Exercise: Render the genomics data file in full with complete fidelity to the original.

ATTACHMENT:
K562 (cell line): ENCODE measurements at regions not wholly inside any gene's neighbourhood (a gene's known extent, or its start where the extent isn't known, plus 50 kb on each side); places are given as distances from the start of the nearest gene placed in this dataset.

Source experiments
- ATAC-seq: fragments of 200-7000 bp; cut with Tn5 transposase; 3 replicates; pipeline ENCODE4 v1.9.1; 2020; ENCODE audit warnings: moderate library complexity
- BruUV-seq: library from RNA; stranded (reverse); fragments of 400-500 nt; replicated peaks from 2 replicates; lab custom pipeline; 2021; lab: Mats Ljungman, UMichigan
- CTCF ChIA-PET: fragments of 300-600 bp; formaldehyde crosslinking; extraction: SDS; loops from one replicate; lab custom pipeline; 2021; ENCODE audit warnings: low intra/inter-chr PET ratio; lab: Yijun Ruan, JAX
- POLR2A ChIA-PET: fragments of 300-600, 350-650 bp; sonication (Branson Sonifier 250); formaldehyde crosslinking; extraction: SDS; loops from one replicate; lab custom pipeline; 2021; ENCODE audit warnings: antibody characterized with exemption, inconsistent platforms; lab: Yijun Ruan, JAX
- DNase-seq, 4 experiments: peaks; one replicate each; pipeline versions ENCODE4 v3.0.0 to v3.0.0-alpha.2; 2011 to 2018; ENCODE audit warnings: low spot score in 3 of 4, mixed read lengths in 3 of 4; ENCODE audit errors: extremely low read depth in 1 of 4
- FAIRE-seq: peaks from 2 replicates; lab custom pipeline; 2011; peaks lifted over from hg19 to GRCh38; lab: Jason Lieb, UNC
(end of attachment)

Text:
K562 (cell line): ENCODE measurements at regions not wholly inside any gene's neighbourhood (a gene's known extent, or its start where the extent isn't known, plus 50 kb on each side); places are given as distances from the start of the nearest gene placed in this dataset.

Source experiments
- ATAC-seq: fragments of 200-7000 bp; cut with Tn5 transposase; 3 replicates; pipeline ENCODE4 v1.9.1; 2020; ENCODE audit warnings: moderate library complexity
- BruUV-seq: library from RNA; stranded (reverse); fragments of 400-500 nt; replicated peaks from 2 replicates; lab custom pipeline; 2021; lab: Mats Ljungman, UMichigan
- CTCF ChIA-PET: fragments of 300-600 bp; formaldehyde crosslinking; extraction: SDS; loops from one replicate; lab custom pipeline; 2021; ENCODE audit warnings: low intra/inter-chr PET ratio; lab: Yijun Ruan, JAX
- POLR2A ChIA-PET: fragments of 300-600, 350-650 bp; sonication (Branson Sonifier 250); formaldehyde crosslinking; extraction: SDS; loops from one replicate; lab custom pipeline; 2021; ENCODE audit warnings: antibody characterized with exemption, inconsistent platforms; lab: Yijun Ruan, JAX
- DNase-seq, 4 experiments: peaks; one replicate each; pipeline versions ENCODE4 v3.0.0 to v3.0.0-alpha.2; 2011 to 2018; ENCODE audit warnings: low spot score in 3 of 4, mixed read lengths in 3 of 4; ENCODE audit errors: extremely low read depth in 1 of 4
- FAIRE-seq: peaks from 2 replicates; lab custom pipeline; 2011; peaks lifted over from hg19 to GRCh38; lab: Jason Lieb, UNC